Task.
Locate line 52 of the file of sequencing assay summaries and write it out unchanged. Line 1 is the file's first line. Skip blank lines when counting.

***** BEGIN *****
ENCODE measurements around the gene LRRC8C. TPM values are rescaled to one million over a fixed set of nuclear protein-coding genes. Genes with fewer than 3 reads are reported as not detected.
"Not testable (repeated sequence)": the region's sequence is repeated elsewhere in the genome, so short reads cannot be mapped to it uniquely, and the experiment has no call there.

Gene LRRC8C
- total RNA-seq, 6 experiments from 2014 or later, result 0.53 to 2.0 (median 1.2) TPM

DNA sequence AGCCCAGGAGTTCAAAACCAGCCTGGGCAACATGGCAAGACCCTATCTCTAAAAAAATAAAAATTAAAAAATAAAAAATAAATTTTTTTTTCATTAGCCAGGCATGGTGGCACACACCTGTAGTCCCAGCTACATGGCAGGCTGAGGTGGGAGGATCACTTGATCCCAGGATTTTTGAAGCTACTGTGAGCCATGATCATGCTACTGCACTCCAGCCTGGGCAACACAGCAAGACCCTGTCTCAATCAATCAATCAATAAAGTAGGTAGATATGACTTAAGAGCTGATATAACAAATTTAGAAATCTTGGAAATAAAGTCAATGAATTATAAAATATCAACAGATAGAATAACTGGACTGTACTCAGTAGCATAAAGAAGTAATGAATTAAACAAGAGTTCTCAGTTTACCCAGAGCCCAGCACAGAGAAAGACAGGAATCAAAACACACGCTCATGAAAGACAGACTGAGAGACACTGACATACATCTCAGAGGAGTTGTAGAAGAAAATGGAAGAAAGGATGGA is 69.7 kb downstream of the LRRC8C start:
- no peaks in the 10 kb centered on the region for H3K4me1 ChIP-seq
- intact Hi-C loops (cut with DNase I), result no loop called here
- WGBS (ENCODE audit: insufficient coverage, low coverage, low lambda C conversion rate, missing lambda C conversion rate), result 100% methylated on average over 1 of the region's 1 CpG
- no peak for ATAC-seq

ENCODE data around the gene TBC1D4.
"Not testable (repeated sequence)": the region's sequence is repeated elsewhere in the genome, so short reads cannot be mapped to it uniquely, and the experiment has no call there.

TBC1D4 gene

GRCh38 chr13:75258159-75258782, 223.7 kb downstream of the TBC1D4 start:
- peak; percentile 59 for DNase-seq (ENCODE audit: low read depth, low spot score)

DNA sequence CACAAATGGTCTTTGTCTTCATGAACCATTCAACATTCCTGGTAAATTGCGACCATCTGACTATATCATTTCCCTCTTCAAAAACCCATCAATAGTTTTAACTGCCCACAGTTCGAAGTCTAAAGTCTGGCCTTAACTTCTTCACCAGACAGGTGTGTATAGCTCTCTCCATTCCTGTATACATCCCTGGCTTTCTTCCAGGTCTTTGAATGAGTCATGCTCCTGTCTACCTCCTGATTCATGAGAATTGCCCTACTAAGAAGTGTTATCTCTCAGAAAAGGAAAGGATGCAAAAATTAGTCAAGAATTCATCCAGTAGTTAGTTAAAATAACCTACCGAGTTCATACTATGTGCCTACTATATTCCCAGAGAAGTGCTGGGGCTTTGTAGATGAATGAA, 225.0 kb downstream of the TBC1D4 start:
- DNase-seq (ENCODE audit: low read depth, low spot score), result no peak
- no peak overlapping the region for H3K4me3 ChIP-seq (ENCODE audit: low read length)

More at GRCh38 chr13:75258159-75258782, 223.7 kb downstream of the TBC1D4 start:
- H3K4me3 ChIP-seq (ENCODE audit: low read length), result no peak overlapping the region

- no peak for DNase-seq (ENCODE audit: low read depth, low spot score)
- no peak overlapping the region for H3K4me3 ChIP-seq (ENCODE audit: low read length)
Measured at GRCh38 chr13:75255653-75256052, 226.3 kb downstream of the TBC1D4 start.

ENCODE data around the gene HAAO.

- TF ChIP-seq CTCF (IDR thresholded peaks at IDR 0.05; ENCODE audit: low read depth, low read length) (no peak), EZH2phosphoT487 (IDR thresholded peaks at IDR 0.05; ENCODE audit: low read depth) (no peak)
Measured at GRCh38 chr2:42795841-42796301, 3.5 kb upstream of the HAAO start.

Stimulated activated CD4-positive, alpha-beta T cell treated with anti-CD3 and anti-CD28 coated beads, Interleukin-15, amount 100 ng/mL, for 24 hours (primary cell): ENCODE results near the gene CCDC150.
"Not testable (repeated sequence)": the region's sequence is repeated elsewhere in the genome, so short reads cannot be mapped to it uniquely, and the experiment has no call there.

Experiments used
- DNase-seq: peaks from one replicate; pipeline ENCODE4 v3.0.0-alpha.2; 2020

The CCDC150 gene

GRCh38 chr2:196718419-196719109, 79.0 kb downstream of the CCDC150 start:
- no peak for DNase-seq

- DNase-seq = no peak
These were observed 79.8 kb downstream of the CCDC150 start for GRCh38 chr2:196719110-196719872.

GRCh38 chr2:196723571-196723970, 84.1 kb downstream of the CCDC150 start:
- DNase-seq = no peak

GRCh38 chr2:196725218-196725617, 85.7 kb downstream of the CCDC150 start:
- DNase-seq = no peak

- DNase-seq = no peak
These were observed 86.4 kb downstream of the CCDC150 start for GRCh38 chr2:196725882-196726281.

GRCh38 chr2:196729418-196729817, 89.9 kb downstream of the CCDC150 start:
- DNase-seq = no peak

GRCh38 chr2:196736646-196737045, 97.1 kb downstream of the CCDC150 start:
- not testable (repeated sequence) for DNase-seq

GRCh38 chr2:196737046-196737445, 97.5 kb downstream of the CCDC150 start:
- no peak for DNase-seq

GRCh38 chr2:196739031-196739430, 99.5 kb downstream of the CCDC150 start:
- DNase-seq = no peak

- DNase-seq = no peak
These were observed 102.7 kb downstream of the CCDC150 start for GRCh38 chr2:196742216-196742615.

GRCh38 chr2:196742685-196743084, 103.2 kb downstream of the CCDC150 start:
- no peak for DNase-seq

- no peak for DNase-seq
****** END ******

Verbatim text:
- no peak for DNase-seq